Antennas are the underappreciated other half of a transceiver. Back in the day, Hams strove to make their own homemade transceivers. But with the advent of cheap stuff from Asia, we have been spoiled. Now we tend to just buy it. It is time to refresh our skills. While continuing to build antennas for friends and neighbors, and other low-power community radio networks, I’d like to share some of my trade secrets. Secret number one. It is so easy, a guerilla can do it, but only after some trial and error.
A cheap radio on a good antenna is a better combination than an expensive transceiver that is attached to a cheap antenna. As it is with common-caliber ammunition, an easily reproducible antenna, solves a logistical problem. Antennas can and do break, and if I have several spares on the shelf, a new one can be quickly swapped in. And there are many Baofengs, and other transceivers out there that will need an external antenna. As ‘height is might’, a low-powered and inexpensive handheld, or a mobile transceiver on a good antenna, can be much more effective, not only in its ability to transmit farther, but to also receive weak signals from low power transmissions.
Before we can build or repair antennas and cables, we’ll need at a minimum an accurate SWR meter. A cheap Chinese SWR meter should be avoided as these can give false readings. Buy a Bird, or other meter, or go whole hog for an analyzer. Old School meters, such as the Japanese made Vanco brand, that can be easily found on eBay, can be a good choice for those on a tight budget. Research the model to see if it can be used for VHF. I would trust one of those 30-year-old meters over anything made in China to be sold at rock bottom prices. The Antenna Farm, with locations in Lincoln County, Montana and in Blairsville, Georgia, has a selection of decent meters, and the customer service is excellent. Buy with confidence as they have a good return policy, but test any new meter against any meter handy that is believed to be accurate. The last five inexpensive meters that I purchased from different manufacturers, were all bad. My 30-year-old meters were used to verify the accuracy of these new meters. Unfortunately my old meters are limited to HF and VHF.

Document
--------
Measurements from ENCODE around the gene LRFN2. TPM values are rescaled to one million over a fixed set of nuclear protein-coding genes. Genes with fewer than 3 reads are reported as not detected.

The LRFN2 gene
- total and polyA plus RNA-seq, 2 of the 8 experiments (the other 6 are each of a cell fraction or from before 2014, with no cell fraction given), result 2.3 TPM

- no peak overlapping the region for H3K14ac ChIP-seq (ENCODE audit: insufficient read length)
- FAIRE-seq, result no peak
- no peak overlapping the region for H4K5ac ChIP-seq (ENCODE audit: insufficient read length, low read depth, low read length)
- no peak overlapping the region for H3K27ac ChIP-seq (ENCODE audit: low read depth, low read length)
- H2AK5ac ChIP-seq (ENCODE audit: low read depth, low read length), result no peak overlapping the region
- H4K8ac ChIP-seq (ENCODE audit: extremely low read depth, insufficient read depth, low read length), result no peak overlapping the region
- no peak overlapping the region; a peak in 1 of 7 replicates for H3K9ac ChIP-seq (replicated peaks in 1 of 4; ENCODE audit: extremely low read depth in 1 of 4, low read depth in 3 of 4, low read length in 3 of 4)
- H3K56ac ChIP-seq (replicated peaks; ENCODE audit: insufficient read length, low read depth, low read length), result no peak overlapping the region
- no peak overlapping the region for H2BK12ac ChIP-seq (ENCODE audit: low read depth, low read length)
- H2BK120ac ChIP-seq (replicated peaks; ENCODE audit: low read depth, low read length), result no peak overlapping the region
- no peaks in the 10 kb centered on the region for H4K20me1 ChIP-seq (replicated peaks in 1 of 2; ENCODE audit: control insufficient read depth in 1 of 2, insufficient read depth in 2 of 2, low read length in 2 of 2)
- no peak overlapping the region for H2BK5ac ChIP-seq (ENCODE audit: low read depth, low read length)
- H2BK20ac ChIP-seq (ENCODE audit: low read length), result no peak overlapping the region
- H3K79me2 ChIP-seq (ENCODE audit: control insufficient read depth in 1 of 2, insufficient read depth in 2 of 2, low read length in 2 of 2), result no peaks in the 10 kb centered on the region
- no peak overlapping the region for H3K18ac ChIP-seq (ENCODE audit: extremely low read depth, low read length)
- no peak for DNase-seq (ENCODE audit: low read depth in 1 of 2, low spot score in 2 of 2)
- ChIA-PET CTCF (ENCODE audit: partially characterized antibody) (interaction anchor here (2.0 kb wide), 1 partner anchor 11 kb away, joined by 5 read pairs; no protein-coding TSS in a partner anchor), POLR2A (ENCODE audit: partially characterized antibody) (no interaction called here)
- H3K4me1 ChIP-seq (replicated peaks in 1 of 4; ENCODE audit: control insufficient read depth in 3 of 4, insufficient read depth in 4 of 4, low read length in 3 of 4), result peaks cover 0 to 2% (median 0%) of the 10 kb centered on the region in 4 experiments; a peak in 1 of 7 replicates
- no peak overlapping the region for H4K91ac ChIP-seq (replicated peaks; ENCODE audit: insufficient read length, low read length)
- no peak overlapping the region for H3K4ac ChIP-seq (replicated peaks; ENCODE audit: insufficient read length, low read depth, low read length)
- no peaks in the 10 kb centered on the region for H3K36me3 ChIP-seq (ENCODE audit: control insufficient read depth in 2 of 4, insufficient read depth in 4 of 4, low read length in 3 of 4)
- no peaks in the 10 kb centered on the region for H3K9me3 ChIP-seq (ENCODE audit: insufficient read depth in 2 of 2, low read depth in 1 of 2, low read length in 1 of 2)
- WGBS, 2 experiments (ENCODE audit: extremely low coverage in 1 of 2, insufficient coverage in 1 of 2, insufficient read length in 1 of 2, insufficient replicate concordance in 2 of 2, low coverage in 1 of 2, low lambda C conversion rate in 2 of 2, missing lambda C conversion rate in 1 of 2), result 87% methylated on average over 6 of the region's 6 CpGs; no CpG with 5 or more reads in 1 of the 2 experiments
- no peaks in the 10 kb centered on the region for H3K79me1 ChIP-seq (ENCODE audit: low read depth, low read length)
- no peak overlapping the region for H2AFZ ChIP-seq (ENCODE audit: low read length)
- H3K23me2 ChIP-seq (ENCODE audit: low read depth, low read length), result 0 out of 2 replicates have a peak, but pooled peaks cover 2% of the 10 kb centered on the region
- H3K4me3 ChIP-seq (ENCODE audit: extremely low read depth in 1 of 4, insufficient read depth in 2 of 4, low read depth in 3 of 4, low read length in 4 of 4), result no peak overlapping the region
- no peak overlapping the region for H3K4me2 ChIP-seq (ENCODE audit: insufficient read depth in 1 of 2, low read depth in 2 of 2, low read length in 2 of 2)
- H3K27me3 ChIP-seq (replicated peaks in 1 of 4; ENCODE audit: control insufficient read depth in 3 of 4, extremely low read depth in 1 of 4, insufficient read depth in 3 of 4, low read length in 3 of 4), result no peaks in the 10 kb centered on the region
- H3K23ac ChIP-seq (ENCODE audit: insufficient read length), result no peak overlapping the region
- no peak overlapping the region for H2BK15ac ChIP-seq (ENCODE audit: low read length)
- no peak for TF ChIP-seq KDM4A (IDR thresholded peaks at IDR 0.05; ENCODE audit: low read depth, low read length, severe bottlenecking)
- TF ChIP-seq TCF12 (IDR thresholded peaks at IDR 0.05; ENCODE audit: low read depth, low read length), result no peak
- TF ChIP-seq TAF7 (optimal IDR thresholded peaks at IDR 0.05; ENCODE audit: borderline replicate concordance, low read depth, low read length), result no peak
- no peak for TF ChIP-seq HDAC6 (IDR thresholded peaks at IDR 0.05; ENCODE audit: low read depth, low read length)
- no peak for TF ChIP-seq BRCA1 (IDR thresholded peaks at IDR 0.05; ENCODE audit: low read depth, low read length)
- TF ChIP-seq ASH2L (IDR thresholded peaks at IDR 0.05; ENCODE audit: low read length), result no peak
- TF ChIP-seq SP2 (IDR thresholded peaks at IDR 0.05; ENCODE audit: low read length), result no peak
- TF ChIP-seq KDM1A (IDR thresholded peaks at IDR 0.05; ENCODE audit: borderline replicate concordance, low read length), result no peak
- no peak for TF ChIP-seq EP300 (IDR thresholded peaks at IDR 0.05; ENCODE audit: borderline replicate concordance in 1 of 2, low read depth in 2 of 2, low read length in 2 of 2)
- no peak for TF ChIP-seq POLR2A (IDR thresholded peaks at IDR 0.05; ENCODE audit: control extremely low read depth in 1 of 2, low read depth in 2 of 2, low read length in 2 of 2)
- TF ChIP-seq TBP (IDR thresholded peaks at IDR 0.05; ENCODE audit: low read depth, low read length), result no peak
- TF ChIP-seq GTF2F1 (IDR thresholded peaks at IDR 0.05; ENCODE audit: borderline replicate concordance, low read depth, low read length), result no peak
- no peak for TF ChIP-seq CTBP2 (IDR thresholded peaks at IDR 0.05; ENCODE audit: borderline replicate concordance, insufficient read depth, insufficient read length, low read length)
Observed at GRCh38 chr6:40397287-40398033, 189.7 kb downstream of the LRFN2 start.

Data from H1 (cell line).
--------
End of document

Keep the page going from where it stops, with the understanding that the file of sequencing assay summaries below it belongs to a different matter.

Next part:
The J-Pole Antenna